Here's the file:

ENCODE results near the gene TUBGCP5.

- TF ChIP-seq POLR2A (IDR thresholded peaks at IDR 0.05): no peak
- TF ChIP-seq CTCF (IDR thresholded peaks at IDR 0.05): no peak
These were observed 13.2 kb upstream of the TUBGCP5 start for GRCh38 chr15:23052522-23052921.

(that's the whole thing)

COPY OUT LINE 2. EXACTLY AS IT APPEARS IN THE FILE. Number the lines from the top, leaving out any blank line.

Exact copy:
- TF ChIP-seq POLR2A (IDR thresholded peaks at IDR 0.05): no peak